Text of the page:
What else could Trump's $18 million military parade buy?

What else could Trump's $18 million military parade buy?
Comment: Any counter-protest to Trump's military parade must directly and peacefully interfere with the event, writes Nick Morley.
5 min read
08 Feb, 2018
'We're going to have to try to top it' said Trump at France's Bastille Day[Getty]
Empty history

In 1991, the United States hosted its last military parade, to celebrate victory in the First Gulf War against the Iraqi forces invading Kuwait under Saddam Hussein. This cost American taxpayers approximately $10 million.

In 2017, President Donald Trump happened to swing by Paris, France, for the Bastille Day celebrations that marked 100 years since American involvement in World War One.

Trump, illiterate buffoon that he is, interpreted the parade as a show of French wealth and strength, the same sort of ostentatious and tacky grandiosity he likes to sully with his brand name.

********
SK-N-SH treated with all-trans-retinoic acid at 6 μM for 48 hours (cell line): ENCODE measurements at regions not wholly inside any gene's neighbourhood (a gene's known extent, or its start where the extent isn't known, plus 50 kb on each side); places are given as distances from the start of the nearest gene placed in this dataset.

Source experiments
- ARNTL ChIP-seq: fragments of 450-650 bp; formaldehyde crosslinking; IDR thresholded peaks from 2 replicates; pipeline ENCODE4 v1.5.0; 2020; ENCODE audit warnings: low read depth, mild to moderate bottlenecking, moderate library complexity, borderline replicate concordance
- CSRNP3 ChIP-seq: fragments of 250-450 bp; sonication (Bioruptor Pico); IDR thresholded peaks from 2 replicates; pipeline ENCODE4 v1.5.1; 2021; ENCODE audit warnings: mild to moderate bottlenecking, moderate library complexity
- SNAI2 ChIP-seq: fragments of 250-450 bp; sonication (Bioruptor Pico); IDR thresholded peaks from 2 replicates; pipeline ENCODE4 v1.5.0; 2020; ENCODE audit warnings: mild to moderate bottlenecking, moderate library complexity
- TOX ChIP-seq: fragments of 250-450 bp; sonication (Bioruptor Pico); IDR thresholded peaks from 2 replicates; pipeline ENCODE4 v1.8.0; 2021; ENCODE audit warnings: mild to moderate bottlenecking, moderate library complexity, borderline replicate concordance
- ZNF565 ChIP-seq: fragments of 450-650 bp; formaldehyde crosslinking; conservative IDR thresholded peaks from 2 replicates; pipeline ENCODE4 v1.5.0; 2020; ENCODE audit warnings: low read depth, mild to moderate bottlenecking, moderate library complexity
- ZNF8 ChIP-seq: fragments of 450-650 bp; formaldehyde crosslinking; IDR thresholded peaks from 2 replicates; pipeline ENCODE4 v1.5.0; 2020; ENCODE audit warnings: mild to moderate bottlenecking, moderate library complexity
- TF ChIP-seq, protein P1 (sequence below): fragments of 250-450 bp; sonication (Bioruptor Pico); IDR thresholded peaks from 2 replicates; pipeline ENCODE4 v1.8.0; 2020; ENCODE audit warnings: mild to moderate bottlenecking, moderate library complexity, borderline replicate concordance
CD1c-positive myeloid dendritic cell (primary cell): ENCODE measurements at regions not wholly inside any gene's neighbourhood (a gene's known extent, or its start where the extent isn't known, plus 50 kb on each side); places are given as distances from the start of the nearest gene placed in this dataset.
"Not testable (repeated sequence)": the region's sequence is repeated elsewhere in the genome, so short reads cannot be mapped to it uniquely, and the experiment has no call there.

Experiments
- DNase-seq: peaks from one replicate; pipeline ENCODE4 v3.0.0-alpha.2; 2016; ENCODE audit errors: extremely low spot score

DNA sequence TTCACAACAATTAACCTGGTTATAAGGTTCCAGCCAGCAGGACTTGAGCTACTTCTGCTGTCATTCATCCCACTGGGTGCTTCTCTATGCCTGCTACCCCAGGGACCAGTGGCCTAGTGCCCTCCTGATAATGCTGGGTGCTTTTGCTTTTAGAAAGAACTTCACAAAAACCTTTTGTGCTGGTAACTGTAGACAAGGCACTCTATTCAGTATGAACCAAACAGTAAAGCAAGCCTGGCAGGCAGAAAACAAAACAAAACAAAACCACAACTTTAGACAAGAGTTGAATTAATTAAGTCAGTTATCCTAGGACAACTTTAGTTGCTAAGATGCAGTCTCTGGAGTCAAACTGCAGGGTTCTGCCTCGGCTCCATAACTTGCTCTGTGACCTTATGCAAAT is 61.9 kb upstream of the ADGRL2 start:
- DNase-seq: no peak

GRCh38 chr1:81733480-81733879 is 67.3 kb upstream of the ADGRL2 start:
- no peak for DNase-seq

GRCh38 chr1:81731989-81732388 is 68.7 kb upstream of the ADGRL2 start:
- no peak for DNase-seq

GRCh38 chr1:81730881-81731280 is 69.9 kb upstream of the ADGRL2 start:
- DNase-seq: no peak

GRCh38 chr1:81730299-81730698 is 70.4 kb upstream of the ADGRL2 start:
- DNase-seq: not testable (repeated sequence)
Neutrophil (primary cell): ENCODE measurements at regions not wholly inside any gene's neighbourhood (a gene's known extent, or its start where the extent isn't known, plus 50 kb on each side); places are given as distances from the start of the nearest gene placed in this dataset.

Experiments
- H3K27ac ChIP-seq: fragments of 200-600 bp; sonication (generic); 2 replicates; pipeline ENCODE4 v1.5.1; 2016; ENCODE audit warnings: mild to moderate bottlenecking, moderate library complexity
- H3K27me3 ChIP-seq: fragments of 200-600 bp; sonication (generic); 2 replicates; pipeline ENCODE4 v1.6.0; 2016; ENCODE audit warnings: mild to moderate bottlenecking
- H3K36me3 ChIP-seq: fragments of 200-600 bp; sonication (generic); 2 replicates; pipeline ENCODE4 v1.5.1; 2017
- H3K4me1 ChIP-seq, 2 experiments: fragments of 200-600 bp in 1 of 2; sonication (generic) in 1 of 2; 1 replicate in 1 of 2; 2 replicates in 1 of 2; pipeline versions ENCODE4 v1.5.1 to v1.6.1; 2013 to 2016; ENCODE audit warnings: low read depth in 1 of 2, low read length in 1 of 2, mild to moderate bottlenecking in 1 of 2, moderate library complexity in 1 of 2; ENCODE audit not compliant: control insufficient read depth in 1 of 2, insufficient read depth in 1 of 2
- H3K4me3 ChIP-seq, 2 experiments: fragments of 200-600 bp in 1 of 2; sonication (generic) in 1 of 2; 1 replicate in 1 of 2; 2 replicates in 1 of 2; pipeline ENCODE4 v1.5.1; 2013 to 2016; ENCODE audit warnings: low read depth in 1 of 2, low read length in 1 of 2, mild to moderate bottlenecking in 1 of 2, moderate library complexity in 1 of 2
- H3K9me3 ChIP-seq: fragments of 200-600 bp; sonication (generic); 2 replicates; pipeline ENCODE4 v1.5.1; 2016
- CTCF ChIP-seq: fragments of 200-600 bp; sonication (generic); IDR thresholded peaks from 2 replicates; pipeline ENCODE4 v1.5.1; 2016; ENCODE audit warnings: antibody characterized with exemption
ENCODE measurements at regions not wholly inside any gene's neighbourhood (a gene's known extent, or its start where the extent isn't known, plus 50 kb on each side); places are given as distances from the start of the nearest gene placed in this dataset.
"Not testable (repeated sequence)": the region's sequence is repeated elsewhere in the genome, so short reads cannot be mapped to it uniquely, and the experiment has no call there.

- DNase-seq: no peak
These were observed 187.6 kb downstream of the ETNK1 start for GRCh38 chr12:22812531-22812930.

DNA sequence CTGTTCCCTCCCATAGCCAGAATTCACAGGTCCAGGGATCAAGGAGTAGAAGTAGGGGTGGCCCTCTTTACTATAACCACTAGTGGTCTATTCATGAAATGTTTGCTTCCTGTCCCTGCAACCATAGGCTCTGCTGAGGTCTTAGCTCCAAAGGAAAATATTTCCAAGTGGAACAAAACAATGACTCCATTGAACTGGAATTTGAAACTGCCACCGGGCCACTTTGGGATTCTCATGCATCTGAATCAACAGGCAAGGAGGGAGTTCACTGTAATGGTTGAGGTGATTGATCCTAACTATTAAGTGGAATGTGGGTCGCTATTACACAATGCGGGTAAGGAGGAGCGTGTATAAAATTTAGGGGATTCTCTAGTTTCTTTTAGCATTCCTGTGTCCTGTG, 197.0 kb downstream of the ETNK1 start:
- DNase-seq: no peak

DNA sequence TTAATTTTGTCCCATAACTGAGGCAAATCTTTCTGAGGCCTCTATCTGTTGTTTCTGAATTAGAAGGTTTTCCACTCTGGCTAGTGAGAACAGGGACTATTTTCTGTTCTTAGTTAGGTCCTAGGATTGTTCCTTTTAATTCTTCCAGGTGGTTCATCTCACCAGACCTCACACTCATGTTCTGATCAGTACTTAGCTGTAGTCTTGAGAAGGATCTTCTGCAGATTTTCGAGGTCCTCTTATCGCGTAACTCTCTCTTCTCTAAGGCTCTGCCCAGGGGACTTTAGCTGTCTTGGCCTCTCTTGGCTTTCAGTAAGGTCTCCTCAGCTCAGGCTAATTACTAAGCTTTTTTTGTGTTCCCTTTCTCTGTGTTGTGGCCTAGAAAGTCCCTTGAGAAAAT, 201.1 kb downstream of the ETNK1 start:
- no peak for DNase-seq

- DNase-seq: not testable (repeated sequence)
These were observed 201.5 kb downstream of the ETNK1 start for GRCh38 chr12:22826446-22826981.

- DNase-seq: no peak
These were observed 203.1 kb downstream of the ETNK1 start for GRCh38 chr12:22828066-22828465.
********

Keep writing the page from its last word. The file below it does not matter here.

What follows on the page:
"We're going to have to try to top it," Trump said at the time. Now, he's ordered his generals to plan a military parade down Pennsylvania Ave in Washington, DC.

No victory, no history, no acknowledgement of past or present, just a parade for the bloviating reality TV that once was America's international relations.

An embarrassment of alternatives

With inflation in mind, the Gulf War parade in '91 would cost roughly $18 million today. Let's assume, however optimistically, that the Trumpstravaganza will carry a similar price tag.

Now, in lieu of America's president getting a Pentagon-sponsored, taxpayer-footed, televised ego boost, what could we buy instead? $18 million could: